“My grandparents were farmers in Czechoslovakia, and then opened a grocery store in the Czech neighborhood when they moved to Chicago,” Julie says, naming her relationship with her grandparents as her heritage in fresh produce. “They worked 18 hours a day in that store, and they always had the best vegetables in the city.”

Feeding elephants near Jaipur, IndiaJulie’s hereditary drive was evident as her grandparents lamentably lost everything to the Great Depression before rebuilding their entire fortune to open the first natural food store chain in Chicago.

“I was a produce baby before I was even in the industry,” she laughs, referring to produce as the “family business.”

Before Julie could secure her own stature in the produce industry, however, she had other professional arenas to conquer first.

Julie attended Purdue University’s Krannert School of Business where she was educated to be a General Manager for Fortune 500 companies, then launched straight into industries where few women had been before; oil and coal.

“The first few years were brutal and I constantly wanted to quit. After work, I’d call Babi and she’d always say the same thing: ‘Pull yourself together!’” Julie says.

Pull herself together she did, and Julie’s drive and professional assets soon helped her transition from being an unwelcome, token female in the industry, to a secret weapon. But, landing in her last position on the merger and acquisition team as the Senior Vice President of the “crown jewel” sector, the coal division, Julie says that she couldn’t shake the feeling that neither coal nor oil were her dream path.

Luang Prabang, Laos“I wanted my own business. I was at the top of my game, but I was miserable. So I drove to work one morning and resigned,” Julie asserts.

Julie originally started her own firm cultivating management programs for all industries, which came to include noted names such as Oracle, Hewlett Packard, and AT&T.

However, following a call from United Fresh asking her to be the keynote speaker for the inaugural DuPont leadership program, Julie realized she had found her legacy. As Julie’s reputation in the industry flourished, she began consciously cutting out other companies, leaving only produce on her professional plate.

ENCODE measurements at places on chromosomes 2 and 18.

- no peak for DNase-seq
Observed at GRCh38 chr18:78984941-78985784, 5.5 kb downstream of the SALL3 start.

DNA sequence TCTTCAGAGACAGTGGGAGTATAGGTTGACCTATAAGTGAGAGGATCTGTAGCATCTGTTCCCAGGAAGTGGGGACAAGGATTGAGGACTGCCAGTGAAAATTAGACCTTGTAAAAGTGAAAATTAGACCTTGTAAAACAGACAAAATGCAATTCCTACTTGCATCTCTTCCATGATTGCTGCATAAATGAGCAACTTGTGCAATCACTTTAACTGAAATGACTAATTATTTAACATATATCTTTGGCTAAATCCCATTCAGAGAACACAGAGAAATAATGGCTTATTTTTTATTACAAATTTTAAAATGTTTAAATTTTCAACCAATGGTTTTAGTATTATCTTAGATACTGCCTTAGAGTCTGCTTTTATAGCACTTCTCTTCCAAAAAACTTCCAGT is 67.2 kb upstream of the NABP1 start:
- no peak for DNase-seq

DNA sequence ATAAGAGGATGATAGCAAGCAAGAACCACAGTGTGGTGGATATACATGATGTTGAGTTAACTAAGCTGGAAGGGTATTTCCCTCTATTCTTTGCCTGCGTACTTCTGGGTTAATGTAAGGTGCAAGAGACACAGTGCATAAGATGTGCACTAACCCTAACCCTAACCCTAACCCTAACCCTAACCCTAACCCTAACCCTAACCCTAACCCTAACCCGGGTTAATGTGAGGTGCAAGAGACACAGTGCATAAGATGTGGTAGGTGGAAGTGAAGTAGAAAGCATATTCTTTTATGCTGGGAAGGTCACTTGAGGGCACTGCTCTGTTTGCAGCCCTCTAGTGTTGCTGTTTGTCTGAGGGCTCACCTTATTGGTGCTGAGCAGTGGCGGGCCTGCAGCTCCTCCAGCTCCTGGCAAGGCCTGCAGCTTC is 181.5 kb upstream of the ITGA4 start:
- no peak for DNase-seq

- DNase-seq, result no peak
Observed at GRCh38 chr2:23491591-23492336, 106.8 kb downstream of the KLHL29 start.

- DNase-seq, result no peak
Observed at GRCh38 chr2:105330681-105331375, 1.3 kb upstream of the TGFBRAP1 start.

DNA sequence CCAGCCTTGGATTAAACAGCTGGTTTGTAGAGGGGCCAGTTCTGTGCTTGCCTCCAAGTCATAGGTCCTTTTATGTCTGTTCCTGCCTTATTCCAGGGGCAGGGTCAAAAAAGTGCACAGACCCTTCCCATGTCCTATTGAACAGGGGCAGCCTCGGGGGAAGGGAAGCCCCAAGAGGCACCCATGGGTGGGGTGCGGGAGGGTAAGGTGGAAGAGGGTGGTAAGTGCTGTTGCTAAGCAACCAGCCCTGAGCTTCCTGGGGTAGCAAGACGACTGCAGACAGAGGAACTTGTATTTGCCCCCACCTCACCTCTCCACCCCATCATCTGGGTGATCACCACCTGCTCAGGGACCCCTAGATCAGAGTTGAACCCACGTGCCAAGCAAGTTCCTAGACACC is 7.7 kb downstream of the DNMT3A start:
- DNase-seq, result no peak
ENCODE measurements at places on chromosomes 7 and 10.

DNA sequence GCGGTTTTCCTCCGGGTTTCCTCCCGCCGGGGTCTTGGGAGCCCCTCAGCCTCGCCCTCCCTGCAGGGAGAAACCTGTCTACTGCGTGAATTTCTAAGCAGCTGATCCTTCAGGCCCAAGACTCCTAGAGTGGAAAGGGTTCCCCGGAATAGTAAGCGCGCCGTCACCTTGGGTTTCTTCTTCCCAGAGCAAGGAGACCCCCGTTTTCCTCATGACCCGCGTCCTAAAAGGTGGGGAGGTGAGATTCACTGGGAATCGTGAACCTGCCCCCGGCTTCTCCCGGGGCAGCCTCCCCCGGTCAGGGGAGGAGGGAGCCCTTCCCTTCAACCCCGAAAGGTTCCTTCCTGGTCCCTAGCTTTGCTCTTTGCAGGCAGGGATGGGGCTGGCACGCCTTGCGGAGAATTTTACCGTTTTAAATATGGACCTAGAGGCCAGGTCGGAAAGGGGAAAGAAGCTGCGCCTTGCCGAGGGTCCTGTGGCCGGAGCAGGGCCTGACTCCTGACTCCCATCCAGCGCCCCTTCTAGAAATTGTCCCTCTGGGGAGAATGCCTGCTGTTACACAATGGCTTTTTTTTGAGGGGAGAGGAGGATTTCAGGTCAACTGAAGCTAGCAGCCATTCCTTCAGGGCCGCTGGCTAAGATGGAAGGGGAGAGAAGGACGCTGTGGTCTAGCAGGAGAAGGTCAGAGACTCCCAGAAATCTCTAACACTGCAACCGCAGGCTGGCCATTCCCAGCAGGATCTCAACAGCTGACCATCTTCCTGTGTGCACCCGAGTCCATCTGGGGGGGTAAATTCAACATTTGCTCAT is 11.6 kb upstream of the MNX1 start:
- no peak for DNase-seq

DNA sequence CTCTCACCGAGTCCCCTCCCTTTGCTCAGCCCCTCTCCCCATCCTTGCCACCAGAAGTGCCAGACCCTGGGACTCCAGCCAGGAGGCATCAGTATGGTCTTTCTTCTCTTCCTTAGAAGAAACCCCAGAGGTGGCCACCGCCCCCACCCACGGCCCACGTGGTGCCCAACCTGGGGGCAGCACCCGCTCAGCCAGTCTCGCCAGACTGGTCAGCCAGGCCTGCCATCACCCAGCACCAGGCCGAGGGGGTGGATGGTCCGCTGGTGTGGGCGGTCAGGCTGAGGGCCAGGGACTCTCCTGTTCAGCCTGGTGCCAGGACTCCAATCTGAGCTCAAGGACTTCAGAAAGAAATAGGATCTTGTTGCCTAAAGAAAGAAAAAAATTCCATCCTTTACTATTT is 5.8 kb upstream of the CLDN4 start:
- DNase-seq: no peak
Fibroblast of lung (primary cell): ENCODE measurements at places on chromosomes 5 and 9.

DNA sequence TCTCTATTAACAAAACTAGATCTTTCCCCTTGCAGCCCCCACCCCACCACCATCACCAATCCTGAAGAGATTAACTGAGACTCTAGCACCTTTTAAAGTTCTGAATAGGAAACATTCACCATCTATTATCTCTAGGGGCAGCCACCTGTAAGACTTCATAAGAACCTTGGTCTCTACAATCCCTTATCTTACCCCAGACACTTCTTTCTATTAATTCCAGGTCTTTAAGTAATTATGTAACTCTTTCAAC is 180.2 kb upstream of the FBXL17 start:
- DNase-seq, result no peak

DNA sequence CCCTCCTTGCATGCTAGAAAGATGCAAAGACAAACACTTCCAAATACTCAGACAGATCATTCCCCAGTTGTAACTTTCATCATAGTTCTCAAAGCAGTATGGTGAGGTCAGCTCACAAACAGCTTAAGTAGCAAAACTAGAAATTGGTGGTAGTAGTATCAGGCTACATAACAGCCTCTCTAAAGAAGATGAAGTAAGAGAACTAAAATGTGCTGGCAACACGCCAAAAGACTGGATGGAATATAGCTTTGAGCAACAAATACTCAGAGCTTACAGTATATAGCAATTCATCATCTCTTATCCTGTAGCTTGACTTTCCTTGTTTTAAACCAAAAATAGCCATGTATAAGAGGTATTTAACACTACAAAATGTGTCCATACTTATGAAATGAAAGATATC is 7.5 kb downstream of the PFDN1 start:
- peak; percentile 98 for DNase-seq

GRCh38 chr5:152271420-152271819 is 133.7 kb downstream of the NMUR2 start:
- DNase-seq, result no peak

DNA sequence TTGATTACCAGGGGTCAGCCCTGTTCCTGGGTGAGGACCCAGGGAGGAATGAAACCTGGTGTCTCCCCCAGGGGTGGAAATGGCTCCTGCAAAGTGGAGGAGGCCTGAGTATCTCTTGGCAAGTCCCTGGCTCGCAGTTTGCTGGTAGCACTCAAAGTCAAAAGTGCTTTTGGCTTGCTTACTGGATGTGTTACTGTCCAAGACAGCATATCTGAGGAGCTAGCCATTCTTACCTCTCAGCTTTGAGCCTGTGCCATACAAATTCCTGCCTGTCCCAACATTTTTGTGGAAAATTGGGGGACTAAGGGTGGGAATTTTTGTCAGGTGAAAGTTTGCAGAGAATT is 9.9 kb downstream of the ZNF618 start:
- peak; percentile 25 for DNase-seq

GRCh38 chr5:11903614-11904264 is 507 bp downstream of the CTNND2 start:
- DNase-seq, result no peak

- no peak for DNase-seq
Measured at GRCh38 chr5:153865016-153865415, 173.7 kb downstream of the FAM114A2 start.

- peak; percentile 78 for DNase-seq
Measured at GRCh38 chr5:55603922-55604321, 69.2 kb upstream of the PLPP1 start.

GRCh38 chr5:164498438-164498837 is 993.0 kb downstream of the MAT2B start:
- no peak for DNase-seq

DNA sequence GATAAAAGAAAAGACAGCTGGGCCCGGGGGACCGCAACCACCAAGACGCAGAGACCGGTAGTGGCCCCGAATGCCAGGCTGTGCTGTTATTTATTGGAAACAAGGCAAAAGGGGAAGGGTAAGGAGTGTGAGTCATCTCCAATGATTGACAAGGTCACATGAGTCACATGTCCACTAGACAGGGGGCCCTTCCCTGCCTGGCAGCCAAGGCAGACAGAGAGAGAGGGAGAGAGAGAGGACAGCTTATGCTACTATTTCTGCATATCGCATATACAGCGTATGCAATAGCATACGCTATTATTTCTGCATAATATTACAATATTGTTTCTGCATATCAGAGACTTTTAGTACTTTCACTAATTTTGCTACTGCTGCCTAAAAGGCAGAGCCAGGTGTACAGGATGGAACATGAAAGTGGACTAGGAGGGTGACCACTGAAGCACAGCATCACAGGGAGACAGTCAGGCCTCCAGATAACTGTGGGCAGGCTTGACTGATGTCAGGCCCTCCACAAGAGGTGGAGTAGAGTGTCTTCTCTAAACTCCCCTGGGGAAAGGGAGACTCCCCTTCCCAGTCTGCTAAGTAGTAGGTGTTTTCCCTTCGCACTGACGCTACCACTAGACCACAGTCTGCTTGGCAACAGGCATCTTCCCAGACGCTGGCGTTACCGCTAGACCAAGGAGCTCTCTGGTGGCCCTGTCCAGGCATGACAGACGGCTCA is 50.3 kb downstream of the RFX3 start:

“My first career made me tough. Produce made me grateful,” Julie ruminates.

So, ultimately, why produce?

“If this industry doesn't inspire, nothing will. We are the epicenter of health and wellness, taste, and flavor—all with an entrepreneurial spirit that stands head and shoulders above all other industries,” Julie says, showing her passion for the industry that wooed her enough to settle within it, but not settle for stagnant results.


"If this industry doesn’t inspire, nothing will. We are the epicenter of health and wellness, taste, and flavor." —Julie Krivanek

This passionate dedication has seen Julie through 25 sets of worn out luggage as she travels throughout the world, adding destinations such as Canada, Mexico, Israel, Chile, and Colombia to her professional portfolio.

“I’m personally inspired by my world travels to unique places and cultures. The more different we may feel from others in other countries, the more we are exactly the same,” says Julie. “Being a world traveler has also given me unique insights into the global food industry, and regional farm-to-fork movements.”

For a driven business woman such as Julie, her “work hard” mentality instilled in her from the beginning, paired with her canny leadership perceptions has seen her beyond just advising top-level executives to mentoring the next group of produce leaders as well.

Mekong Delta, Vietnam“It’s not just about me, though. It’s all about the people’s journeys that I’ve shared,” Julie says of her over 20 years working to shape the United Fresh leadership program, its alums, and the realms they’ve moved on to. “The industry has been seeded with these leaders who are making lasting and meaningful contributions, it’s really just exquisite.”

As Julie continues to think ahead, instead of focusing on the past or being limited by the present, she says that the advice most commonly given to the next wave of innovators is something she’s well practiced in herself.

“Jump in with both feet! The opportunities simply stagger in this industry, and in order to stay relevant we always have to keep growing and progressing,” she says, drawing on decades of mentorship, strategy, and produce knowledge. “I don’t want to see this industry stagnant.”

With her professional gaze set far ahead on visualized successes that others would barely have begun to outline, there’s one excerpt from Julie’s focused wisdom that’s stuck with me the most, and promises to carry the industry even further: “Obstacles do not block the path, they are the path.” And what an exciting path it has been.